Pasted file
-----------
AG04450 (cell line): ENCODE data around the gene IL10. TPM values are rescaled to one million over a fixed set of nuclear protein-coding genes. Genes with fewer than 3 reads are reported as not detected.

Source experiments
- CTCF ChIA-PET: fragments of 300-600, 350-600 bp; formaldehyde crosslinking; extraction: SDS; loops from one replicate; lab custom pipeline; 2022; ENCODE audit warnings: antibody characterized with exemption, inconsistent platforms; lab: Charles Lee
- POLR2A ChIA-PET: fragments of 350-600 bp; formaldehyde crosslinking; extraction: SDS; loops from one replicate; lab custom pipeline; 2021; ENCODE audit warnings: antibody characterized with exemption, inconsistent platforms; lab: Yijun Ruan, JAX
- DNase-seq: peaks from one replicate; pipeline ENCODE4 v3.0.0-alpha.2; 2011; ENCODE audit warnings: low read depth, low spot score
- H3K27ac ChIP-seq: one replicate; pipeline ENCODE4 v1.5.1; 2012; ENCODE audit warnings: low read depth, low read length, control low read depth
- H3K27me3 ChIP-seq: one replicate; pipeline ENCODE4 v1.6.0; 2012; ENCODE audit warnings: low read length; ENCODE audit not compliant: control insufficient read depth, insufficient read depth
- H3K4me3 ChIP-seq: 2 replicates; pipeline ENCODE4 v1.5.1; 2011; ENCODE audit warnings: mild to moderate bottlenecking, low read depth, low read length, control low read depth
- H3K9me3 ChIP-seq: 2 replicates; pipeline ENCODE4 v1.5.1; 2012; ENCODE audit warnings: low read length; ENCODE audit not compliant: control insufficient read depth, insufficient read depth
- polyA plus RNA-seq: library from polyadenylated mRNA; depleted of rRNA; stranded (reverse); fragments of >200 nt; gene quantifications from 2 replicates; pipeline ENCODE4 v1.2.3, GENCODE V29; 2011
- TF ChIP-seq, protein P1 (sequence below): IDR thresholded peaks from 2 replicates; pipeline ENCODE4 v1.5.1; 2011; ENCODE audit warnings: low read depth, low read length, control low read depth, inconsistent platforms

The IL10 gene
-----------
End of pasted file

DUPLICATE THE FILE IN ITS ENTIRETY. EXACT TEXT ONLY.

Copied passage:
AG04450 (cell line): ENCODE data around the gene IL10. TPM values are rescaled to one million over a fixed set of nuclear protein-coding genes. Genes with fewer than 3 reads are reported as not detected.

Source experiments
- CTCF ChIA-PET: fragments of 300-600, 350-600 bp; formaldehyde crosslinking; extraction: SDS; loops from one replicate; lab custom pipeline; 2022; ENCODE audit warnings: antibody characterized with exemption, inconsistent platforms; lab: Charles Lee
- POLR2A ChIA-PET: fragments of 350-600 bp; formaldehyde crosslinking; extraction: SDS; loops from one replicate; lab custom pipeline; 2021; ENCODE audit warnings: antibody characterized with exemption, inconsistent platforms; lab: Yijun Ruan, JAX
- DNase-seq: peaks from one replicate; pipeline ENCODE4 v3.0.0-alpha.2; 2011; ENCODE audit warnings: low read depth, low spot score
- H3K27ac ChIP-seq: one replicate; pipeline ENCODE4 v1.5.1; 2012; ENCODE audit warnings: low read depth, low read length, control low read depth
- H3K27me3 ChIP-seq: one replicate; pipeline ENCODE4 v1.6.0; 2012; ENCODE audit warnings: low read length; ENCODE audit not compliant: control insufficient read depth, insufficient read depth
- H3K4me3 ChIP-seq: 2 replicates; pipeline ENCODE4 v1.5.1; 2011; ENCODE audit warnings: mild to moderate bottlenecking, low read depth, low read length, control low read depth
- H3K9me3 ChIP-seq: 2 replicates; pipeline ENCODE4 v1.5.1; 2012; ENCODE audit warnings: low read length; ENCODE audit not compliant: control insufficient read depth, insufficient read depth
- polyA plus RNA-seq: library from polyadenylated mRNA; depleted of rRNA; stranded (reverse); fragments of >200 nt; gene quantifications from 2 replicates; pipeline ENCODE4 v1.2.3, GENCODE V29; 2011
- TF ChIP-seq, protein P1 (sequence below): IDR thresholded peaks from 2 replicates; pipeline ENCODE4 v1.5.1; 2011; ENCODE audit warnings: low read depth, low read length, control low read depth, inconsistent platforms

The IL10 gene